Shared value – another trend, or the key to transforming retirement?

It has been said that shared value has the potential to redefine businesses across the globe, but it’s not always clear how the theory plays out, and what its full potential is.

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To help us understand the potential impact of the above mentioned theory in the retirement space, Blue Chip spoke to Head of Research and Development at Discovery Invest, Craig Sher.

In a nutshell, what is shared value?

Shared value is the idea that when companies focus on addressing societal needs, they can become more profitable and simultaneously create value for everyone. So for example, in investing, the goal is for all the stakeholders – the individual investor, the investment provider, and society at large – to share the value that’s created when individuals do what is best for themselves.

How would a company apply shared-value principles in practice?

You’d start with identifying a relevant societal challenge. In Discovery Invest’s case, we looked at South Africa’s bleak retirement statistics and asked ourselves what we could do to improve them. The National Treasury reports that only 6% of South Africans have enough saved for retirement. The key insight we have found is that, in many cases, the problem is behavioural.

Only 6% of South Africans have enough saved for retirement.

The retirement challenge boils down to three main savings behaviours: people start saving too late, they don’t save enough, and in retirement, they often withdraw too much without anticipating how long the money needs to last. This is further exacerbated by the fact that people are living longer, and so their retirement savings need to last longer.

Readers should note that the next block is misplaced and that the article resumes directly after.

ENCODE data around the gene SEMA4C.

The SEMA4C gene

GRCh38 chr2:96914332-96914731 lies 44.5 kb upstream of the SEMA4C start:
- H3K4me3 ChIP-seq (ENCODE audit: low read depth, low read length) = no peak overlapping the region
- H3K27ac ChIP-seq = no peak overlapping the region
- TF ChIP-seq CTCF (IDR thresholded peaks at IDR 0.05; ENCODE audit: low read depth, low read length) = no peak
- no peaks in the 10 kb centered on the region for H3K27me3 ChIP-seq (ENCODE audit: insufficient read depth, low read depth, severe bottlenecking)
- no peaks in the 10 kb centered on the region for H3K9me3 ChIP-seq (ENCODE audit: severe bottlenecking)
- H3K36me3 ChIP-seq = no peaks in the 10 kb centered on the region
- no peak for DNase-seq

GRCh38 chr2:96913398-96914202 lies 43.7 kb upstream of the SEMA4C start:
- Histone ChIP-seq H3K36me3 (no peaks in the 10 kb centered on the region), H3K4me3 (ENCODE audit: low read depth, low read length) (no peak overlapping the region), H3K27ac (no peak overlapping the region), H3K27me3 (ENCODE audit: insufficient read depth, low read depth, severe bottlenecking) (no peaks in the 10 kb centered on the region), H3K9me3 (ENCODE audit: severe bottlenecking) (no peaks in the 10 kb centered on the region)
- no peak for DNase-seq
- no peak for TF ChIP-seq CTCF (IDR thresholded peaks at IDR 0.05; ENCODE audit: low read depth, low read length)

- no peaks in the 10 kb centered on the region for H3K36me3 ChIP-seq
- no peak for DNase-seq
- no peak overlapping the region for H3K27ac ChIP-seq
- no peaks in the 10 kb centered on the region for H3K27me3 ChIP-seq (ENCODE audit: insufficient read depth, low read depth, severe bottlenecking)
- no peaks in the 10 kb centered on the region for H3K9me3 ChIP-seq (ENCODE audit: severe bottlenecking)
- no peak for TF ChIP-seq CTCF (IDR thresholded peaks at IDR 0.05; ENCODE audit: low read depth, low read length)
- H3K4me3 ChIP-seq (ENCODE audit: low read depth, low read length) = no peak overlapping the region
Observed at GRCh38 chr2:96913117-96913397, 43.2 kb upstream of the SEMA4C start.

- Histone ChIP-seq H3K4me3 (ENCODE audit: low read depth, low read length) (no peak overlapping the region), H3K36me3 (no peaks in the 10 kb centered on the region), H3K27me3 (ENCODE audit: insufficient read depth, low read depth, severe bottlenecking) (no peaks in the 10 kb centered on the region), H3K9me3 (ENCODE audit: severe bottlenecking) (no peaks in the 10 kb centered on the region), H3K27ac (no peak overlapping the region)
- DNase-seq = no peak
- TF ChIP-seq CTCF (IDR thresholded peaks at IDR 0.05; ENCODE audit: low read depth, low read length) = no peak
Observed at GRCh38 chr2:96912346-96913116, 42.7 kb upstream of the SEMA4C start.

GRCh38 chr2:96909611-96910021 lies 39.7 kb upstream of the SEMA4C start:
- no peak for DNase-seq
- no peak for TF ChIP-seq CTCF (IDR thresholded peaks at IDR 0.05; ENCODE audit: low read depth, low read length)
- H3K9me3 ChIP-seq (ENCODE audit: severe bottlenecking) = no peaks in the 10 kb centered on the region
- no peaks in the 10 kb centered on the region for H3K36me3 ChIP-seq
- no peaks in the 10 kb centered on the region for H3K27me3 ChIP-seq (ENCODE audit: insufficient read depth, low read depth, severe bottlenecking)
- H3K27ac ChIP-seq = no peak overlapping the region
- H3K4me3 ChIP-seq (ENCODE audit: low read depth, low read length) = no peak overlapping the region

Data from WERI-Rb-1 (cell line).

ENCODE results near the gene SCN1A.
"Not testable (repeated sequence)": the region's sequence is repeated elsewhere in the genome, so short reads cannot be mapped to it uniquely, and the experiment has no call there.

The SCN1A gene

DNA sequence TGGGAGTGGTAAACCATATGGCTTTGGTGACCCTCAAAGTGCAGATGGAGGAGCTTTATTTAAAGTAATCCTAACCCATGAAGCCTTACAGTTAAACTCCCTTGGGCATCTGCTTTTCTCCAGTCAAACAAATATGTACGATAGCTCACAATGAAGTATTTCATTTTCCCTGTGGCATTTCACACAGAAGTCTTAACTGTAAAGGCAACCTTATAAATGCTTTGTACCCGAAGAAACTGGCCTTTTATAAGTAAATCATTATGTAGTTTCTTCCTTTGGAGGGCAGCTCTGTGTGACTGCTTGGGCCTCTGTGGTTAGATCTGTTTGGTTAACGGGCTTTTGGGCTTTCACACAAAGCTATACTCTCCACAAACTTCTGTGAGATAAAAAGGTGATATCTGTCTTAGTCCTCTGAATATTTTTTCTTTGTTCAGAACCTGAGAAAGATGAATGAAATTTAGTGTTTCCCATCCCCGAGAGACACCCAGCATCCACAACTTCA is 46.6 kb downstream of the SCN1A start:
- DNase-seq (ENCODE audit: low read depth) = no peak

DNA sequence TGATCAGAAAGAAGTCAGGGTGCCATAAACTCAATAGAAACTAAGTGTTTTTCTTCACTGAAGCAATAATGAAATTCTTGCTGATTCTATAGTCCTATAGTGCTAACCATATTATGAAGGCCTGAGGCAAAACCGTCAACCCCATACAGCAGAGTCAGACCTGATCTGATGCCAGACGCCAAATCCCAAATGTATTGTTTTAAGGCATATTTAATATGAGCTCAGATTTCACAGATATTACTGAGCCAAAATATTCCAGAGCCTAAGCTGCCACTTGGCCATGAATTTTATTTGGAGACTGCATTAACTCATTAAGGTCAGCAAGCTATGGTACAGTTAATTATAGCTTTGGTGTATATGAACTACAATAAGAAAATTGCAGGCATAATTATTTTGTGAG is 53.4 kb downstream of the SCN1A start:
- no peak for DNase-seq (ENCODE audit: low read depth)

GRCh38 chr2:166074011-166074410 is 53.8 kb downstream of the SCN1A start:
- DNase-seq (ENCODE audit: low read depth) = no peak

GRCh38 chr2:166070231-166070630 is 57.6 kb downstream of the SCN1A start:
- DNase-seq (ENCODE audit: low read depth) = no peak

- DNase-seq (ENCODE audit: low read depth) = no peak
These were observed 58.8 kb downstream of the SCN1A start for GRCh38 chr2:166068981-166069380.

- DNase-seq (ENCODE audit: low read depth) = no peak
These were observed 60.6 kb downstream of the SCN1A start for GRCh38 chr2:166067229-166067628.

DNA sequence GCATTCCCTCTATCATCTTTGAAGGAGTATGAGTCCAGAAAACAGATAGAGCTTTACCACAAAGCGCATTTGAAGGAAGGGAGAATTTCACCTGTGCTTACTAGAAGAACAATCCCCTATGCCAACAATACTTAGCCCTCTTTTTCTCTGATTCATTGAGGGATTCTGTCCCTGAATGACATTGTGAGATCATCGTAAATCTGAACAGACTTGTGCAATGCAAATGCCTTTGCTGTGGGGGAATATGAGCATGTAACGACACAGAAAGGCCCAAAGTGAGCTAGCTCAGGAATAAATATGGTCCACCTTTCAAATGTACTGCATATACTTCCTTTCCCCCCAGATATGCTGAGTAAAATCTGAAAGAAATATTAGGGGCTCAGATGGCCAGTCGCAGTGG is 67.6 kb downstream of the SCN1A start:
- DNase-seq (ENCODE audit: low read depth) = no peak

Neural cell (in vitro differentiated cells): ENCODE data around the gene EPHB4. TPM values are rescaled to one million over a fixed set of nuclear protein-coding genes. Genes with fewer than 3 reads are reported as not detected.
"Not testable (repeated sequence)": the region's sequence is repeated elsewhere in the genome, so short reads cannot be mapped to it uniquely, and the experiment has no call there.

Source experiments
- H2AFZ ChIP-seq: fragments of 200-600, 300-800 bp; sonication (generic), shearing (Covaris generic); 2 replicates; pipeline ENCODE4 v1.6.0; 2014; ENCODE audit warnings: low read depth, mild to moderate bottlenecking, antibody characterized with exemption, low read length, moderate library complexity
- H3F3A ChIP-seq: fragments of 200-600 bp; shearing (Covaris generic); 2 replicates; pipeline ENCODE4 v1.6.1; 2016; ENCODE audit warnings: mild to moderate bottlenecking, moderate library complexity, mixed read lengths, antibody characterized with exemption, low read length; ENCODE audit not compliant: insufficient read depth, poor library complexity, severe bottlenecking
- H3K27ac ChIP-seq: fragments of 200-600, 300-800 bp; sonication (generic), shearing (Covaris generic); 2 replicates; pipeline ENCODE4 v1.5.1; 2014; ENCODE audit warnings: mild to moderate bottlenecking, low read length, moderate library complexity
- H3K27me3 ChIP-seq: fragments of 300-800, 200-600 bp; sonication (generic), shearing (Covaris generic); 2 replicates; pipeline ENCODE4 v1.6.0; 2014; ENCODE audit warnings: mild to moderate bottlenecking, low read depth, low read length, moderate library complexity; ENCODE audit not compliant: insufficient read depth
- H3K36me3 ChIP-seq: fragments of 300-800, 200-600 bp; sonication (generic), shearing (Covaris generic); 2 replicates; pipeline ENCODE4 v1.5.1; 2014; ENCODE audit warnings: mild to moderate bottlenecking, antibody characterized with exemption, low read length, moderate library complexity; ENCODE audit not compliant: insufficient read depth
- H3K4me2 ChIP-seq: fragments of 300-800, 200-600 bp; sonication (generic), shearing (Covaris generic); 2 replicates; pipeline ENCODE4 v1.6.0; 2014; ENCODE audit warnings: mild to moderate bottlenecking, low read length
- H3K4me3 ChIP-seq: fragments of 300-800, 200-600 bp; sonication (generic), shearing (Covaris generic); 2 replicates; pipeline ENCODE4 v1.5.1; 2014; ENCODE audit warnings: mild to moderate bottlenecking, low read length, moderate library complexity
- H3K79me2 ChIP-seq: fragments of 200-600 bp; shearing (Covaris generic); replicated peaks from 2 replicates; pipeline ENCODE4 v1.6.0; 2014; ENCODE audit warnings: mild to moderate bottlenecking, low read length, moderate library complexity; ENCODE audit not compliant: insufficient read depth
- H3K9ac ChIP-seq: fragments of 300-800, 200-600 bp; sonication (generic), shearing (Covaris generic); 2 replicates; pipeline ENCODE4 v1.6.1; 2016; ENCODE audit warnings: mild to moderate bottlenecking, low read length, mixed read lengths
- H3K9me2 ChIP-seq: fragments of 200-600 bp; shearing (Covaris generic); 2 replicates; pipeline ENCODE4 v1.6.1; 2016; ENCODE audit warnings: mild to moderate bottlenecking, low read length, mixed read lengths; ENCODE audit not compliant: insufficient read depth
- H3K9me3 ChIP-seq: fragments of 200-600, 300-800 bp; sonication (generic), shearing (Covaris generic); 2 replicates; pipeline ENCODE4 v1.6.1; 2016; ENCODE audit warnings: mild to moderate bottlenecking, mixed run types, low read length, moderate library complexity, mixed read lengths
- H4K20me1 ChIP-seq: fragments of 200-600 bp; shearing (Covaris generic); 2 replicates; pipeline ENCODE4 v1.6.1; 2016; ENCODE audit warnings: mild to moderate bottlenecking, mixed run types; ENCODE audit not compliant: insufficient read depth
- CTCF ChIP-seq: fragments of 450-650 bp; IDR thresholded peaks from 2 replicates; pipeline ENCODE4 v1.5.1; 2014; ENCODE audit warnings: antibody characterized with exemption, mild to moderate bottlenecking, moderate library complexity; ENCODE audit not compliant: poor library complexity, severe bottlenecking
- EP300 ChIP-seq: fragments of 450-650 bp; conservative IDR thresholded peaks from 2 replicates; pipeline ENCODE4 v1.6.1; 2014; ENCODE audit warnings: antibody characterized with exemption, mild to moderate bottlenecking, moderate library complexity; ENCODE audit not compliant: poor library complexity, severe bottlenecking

When Discovery focused on how to improve these specific behaviours, we found that if clients did what was in their best interests, we made more profit. Clients did better because they had better retirement outcomes and our business did better because we earned fees for longer and on higher fund balances. All of this is also extremely positive for society at large.

Undoing ingrained habits is notoriously difficult. How do you convince people to change the way they act?

We do it with benefits and rewards that almost feel “too good to be true”. For example, we offer upfront investment boosts of up to 20% for money that is saved.

Craig Sher, Head of Research and Development, Discovery Invest

The earlier one starts, the bigger the boost, but the key is that people have to remain invested to retirement to keep the boost, which encourages them to stay the course. On top of this, people can get even higher boosts for adding additional amounts each year. When people reach retirement, we give up to 50% extra income when people withdraw their money responsibly, and stay healthy.

These benefits encourage the right investment behaviours from clients as they end up doing the right thing in order to maximise their boosts and rewards. Importantly, we don’t cover the costs of these boosts through any extra loadings or fees within the product; they are possible only if – and because – our clients change the way they behave towards retirement savings.

The million-dollar question: Is shared value just another global trend, or does it actually work?

It works. And once you see it in action, there’s no going back. Since 2015, when we started our shared-value approach to investing, we’ve tracked and seen the following:

  • On average, Discovery Invest clients invest three years longer, and over 120% more in additional contributions, after introducing behavioural incentives. Our analysis shows that small behaviour changes like these can double retirement outcomes.
  • Our clients are also more likely to stay invested. A statistical analysis on our retirement clients shows that our boost is the biggest predictor of a client staying on track for retirement, with our average lapse rate being 28% lower than expected rates.

So if you let the numbers speak, they say it loud and clear: Discovery’s shared-value approach really does have the power to transform South Africa’s retirement landscape.